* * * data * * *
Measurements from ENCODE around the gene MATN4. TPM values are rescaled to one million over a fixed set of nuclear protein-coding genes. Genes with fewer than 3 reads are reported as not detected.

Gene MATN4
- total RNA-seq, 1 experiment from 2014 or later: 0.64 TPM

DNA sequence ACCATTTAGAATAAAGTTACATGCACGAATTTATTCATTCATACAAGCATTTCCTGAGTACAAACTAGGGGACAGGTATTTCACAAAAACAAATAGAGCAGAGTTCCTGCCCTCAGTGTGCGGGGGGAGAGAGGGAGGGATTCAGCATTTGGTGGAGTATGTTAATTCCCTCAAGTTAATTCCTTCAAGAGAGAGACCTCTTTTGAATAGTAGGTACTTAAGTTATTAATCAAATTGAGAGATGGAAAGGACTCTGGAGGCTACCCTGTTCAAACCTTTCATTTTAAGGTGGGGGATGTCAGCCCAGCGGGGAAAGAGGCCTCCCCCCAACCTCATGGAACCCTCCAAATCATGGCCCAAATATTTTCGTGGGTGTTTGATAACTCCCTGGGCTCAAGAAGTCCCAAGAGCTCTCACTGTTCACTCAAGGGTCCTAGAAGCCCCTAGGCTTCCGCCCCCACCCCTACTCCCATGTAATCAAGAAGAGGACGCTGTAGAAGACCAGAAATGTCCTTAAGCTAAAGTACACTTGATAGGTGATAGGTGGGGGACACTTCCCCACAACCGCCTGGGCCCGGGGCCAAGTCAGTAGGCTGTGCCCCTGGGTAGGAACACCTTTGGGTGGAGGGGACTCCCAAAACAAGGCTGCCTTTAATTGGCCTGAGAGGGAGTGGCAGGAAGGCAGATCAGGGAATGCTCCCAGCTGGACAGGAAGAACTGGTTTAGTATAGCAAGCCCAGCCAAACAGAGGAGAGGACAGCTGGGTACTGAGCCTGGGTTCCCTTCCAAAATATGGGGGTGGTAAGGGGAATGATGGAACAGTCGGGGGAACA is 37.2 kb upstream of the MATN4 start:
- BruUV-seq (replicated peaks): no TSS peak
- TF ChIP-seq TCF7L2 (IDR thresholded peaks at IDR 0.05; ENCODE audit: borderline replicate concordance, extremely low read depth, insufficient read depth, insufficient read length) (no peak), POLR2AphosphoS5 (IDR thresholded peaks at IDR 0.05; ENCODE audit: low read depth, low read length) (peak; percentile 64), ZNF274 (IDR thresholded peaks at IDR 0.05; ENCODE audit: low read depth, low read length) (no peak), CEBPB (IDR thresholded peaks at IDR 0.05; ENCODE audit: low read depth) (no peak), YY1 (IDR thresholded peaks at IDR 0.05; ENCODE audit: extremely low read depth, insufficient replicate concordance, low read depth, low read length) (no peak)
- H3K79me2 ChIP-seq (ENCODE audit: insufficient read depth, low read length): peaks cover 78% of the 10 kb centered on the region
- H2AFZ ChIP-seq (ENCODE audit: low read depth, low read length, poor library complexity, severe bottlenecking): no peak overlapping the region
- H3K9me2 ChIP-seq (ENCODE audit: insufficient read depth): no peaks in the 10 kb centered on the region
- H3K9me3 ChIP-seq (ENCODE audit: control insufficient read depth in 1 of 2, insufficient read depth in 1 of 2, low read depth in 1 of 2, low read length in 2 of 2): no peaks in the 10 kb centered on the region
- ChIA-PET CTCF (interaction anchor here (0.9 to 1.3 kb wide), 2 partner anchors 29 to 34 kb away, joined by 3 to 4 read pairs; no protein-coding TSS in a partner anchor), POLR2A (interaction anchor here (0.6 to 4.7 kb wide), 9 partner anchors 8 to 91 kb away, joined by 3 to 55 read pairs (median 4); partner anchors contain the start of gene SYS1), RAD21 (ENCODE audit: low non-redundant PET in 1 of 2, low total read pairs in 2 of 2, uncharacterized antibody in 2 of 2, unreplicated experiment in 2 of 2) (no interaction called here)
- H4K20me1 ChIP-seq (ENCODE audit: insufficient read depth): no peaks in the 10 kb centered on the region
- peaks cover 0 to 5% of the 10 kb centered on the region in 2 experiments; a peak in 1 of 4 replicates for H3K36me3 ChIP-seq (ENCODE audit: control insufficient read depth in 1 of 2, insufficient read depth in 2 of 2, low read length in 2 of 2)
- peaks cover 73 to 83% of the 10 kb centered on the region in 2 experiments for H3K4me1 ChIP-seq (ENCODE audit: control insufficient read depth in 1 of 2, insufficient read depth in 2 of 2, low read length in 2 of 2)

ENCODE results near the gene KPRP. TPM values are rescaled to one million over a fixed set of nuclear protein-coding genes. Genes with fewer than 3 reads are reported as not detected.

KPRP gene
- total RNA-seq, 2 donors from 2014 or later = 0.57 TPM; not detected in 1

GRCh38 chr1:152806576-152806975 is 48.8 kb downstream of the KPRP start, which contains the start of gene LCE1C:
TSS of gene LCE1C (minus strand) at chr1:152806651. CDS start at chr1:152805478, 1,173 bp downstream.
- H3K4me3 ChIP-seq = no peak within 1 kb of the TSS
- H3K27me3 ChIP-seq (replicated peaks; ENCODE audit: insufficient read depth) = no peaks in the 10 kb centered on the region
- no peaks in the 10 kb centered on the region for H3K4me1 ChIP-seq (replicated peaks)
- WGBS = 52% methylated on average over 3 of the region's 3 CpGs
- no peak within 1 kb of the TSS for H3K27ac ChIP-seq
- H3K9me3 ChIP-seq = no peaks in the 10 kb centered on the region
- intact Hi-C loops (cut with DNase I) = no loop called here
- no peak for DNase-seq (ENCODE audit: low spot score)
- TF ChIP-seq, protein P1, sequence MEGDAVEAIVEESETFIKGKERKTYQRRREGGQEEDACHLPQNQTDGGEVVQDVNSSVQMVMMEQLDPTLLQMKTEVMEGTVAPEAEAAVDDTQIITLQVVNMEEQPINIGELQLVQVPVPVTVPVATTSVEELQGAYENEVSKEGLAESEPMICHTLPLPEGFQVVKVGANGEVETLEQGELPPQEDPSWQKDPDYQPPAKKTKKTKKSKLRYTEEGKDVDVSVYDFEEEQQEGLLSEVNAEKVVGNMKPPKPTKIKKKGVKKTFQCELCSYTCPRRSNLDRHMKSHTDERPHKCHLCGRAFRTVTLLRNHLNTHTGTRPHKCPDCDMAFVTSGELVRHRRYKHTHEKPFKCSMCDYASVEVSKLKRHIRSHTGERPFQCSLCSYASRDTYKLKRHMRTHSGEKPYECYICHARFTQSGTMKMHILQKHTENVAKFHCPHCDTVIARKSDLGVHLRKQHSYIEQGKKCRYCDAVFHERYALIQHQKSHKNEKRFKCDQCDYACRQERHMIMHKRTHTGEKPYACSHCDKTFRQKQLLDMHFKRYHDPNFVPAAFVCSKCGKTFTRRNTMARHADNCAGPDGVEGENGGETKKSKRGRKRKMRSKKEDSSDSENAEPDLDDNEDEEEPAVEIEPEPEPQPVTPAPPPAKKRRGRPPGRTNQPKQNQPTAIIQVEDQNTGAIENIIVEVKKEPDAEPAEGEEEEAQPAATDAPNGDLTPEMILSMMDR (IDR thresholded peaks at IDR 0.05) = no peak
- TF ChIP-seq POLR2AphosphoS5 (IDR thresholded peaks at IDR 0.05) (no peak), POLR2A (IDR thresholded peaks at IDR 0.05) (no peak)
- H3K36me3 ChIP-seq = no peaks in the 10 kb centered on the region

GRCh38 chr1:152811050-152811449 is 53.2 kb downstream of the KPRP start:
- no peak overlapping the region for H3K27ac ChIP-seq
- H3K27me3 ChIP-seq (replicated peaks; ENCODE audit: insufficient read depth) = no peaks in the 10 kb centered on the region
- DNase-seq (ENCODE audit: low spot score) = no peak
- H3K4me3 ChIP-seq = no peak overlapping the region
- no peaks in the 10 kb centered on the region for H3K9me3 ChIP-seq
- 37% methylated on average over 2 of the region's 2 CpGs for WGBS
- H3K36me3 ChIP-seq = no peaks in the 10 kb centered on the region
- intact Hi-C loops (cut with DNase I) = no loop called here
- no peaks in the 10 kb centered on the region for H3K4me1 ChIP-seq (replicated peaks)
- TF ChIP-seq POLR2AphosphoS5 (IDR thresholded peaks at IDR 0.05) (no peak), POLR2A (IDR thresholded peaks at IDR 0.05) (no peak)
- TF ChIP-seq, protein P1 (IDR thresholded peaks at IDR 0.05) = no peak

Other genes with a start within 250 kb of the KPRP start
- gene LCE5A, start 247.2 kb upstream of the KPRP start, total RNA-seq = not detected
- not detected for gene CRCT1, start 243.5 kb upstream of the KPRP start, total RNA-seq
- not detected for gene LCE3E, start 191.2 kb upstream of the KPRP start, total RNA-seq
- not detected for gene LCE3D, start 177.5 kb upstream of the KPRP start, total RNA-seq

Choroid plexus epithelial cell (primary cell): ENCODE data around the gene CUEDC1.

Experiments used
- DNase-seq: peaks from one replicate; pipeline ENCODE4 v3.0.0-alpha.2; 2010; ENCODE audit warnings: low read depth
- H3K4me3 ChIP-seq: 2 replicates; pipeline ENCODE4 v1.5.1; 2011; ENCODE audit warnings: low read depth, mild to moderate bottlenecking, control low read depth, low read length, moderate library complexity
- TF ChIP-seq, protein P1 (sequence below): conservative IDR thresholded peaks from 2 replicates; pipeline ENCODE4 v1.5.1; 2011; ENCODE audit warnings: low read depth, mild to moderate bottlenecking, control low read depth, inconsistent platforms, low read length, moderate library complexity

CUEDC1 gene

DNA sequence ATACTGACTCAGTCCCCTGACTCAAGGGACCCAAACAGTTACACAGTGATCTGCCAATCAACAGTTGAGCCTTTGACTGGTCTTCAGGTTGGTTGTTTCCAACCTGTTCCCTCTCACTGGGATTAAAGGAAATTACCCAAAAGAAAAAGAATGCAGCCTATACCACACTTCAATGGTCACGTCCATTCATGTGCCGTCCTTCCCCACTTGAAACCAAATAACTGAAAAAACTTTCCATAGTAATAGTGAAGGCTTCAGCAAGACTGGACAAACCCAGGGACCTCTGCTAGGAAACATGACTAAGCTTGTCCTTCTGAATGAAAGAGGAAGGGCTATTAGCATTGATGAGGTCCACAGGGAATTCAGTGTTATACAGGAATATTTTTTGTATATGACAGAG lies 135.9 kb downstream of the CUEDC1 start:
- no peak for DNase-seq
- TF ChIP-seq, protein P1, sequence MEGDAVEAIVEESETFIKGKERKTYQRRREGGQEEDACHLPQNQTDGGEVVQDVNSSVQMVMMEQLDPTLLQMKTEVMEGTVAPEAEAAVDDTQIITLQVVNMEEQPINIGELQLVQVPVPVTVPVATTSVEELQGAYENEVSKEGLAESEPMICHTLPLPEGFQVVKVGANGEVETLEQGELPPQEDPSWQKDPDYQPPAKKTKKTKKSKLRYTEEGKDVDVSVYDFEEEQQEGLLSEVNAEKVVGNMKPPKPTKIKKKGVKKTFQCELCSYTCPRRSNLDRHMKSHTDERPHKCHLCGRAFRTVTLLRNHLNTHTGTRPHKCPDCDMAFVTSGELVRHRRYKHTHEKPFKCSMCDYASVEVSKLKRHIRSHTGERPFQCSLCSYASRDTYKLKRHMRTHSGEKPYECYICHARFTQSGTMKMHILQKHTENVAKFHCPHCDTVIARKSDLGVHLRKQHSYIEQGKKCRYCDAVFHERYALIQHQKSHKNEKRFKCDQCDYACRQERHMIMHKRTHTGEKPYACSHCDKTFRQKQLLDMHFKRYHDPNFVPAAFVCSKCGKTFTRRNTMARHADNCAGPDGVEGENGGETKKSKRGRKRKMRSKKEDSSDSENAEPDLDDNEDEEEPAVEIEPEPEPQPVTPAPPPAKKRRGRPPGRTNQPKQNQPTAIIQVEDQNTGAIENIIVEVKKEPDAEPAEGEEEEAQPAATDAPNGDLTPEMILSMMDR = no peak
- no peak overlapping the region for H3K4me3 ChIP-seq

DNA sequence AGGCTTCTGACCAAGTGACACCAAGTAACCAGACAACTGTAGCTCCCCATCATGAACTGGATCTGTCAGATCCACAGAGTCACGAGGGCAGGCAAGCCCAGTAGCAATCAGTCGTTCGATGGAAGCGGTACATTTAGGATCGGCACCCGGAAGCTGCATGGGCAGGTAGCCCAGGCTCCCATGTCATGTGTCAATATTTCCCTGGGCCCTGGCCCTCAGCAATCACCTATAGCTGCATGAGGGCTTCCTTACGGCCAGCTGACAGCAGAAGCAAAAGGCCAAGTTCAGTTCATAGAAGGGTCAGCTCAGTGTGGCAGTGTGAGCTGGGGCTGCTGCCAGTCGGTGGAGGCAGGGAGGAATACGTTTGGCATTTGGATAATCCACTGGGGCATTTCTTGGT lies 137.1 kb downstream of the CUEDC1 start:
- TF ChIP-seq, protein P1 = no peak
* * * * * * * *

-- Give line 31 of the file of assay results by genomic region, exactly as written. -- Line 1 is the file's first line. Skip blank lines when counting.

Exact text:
GRCh38 chr1:152811050-152811449 is 53.2 kb downstream of the KPRP start: